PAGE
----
23. A method of installing a deck sheet port in a laminated countertop, comprising: providing a porous deck sheet having a generally planar top surface and a generally planar bottom surface, the sheet having a cross-sectional cut defining a port through the sheet, wherein a non-porous laminate sheet is bonded to the top surface of the deck sheet and covers the port; inserting a dick sheet port fitting to occupy the port in the sheet, so that a top surface of the port fitting is generally coplanar with the top surface of the deck sheet; bonding the port fitting with an adhesive to the cross-sectional cut in the sheet; and bonding the top surface of the port fitting to the laminate with a sealing adhesive while permitting passage of the sealing adhesive out of a space between the laminate and the top surface of the port fitting through a relief hole in the top surface of the port fitting.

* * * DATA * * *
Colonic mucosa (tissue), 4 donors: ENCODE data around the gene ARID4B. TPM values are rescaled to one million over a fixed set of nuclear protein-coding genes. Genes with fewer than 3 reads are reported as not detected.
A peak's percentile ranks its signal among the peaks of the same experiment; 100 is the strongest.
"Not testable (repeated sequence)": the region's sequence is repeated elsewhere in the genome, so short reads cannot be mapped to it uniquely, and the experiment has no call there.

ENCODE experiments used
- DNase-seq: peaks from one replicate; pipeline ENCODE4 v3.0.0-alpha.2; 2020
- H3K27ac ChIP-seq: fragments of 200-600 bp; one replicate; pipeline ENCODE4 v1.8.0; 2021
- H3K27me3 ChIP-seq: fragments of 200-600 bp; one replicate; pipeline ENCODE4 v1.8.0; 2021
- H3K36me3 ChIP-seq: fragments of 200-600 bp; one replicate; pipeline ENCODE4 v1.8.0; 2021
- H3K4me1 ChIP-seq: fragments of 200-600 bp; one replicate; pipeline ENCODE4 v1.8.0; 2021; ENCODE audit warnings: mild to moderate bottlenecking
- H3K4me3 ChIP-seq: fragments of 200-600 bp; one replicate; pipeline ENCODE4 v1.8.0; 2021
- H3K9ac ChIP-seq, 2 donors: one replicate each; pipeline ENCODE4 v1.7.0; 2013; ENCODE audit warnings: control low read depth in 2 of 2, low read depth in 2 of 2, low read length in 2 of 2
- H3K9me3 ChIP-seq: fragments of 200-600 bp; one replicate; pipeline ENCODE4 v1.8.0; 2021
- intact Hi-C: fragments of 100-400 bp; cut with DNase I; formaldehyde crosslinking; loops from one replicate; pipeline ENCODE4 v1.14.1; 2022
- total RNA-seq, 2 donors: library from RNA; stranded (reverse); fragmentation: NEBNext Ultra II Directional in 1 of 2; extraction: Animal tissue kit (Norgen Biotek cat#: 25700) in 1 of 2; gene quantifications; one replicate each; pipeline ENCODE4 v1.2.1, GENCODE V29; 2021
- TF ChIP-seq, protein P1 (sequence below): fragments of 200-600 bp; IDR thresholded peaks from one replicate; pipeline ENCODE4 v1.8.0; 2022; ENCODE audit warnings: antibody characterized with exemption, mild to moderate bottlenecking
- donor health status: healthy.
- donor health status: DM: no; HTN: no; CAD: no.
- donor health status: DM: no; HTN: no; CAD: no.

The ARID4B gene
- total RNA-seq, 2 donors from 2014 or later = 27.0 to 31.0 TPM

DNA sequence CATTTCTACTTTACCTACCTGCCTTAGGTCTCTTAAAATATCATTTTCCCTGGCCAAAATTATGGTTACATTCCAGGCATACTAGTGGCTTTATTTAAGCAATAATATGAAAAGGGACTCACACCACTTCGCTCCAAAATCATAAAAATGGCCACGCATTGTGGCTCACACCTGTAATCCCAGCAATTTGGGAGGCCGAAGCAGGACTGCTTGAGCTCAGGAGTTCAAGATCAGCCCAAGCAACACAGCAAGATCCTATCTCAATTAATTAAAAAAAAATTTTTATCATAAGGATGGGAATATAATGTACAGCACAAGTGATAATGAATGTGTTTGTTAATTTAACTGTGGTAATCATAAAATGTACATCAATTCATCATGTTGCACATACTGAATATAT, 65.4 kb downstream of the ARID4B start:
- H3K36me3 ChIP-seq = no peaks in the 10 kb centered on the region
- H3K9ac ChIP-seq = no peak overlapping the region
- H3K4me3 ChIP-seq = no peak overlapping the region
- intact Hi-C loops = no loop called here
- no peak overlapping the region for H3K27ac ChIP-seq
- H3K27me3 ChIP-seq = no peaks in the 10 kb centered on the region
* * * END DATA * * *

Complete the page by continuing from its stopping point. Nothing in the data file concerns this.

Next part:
24. The method of claim 23, further comprising cutting a hole through a top portion of the port fitting centered on the relief hole, wherein the relief hole provides a center guide for cutting the hole.

25. A countertop mounting unit for a laminated countertop, comprising: a porous deck sheet having a generally planar top surface and a generally planar bottom surface, the sheet having a cross-sectional edge defining an aperture in the sheet; a non-porous insert occupying the aperture in the sheet, the perimeter of the insert being bonded by an adhesive to the cross-sectional edge in the sheet, the insert having a bottom surface; and, a circumferential drip groove water trap formed on the bottom surface of the insert, forming a discontinuity on the bottom surface of the insert.